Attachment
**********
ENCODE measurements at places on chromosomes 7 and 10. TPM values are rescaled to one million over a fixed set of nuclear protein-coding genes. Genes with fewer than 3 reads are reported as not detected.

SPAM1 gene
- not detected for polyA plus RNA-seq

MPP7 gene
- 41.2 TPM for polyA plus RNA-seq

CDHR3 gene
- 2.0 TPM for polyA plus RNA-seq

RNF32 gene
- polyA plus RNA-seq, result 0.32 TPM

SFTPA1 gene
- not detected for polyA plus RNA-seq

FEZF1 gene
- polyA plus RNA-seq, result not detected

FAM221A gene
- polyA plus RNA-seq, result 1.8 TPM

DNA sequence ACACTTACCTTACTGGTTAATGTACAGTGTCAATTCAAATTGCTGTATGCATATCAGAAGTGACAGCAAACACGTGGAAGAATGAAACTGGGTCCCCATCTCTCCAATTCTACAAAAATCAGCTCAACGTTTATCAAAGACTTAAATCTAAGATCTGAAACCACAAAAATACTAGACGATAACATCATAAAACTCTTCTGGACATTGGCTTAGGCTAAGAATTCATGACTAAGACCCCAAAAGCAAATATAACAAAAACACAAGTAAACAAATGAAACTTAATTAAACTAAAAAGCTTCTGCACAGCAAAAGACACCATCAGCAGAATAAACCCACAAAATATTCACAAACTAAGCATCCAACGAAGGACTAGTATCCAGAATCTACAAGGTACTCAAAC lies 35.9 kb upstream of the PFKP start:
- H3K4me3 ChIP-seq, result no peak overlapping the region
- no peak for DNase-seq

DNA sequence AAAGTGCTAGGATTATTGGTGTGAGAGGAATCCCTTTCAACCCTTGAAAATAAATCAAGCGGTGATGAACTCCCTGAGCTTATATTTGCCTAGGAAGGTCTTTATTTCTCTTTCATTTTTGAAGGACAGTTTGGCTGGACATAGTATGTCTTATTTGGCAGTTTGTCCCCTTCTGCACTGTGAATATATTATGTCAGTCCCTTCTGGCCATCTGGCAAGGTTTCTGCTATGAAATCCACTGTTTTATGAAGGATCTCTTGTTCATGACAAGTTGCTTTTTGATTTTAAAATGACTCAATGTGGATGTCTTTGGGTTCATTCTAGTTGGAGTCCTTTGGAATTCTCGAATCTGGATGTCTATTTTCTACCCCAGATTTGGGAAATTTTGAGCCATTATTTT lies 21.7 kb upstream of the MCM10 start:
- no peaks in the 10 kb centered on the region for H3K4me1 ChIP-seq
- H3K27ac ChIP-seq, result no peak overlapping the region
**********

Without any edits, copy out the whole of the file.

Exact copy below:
ENCODE measurements at places on chromosomes 7 and 10. TPM values are rescaled to one million over a fixed set of nuclear protein-coding genes. Genes with fewer than 3 reads are reported as not detected.

SPAM1 gene
- not detected for polyA plus RNA-seq

MPP7 gene
- 41.2 TPM for polyA plus RNA-seq

CDHR3 gene
- 2.0 TPM for polyA plus RNA-seq

RNF32 gene
- polyA plus RNA-seq, result 0.32 TPM

SFTPA1 gene
- not detected for polyA plus RNA-seq

FEZF1 gene
- polyA plus RNA-seq, result not detected

FAM221A gene
- polyA plus RNA-seq, result 1.8 TPM

DNA sequence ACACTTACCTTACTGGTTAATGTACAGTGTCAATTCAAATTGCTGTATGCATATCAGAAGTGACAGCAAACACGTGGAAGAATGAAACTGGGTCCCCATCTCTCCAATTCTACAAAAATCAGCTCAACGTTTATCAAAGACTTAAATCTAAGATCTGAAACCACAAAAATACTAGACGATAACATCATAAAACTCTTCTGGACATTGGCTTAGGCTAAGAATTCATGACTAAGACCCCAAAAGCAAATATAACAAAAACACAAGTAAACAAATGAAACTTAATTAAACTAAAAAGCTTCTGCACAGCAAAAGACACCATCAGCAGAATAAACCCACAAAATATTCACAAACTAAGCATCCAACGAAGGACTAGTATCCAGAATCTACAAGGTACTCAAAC lies 35.9 kb upstream of the PFKP start:
- H3K4me3 ChIP-seq, result no peak overlapping the region
- no peak for DNase-seq

DNA sequence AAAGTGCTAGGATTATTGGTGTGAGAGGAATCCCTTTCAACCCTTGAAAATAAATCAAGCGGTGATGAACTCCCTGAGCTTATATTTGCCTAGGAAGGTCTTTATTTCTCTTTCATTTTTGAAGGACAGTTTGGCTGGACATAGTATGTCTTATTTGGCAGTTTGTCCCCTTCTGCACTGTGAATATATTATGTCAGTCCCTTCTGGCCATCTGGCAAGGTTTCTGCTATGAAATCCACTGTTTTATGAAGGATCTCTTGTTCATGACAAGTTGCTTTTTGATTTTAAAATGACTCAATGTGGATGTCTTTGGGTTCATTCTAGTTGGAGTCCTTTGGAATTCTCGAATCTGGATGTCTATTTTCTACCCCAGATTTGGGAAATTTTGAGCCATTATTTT lies 21.7 kb upstream of the MCM10 start:
- no peaks in the 10 kb centered on the region for H3K4me1 ChIP-seq
- H3K27ac ChIP-seq, result no peak overlapping the region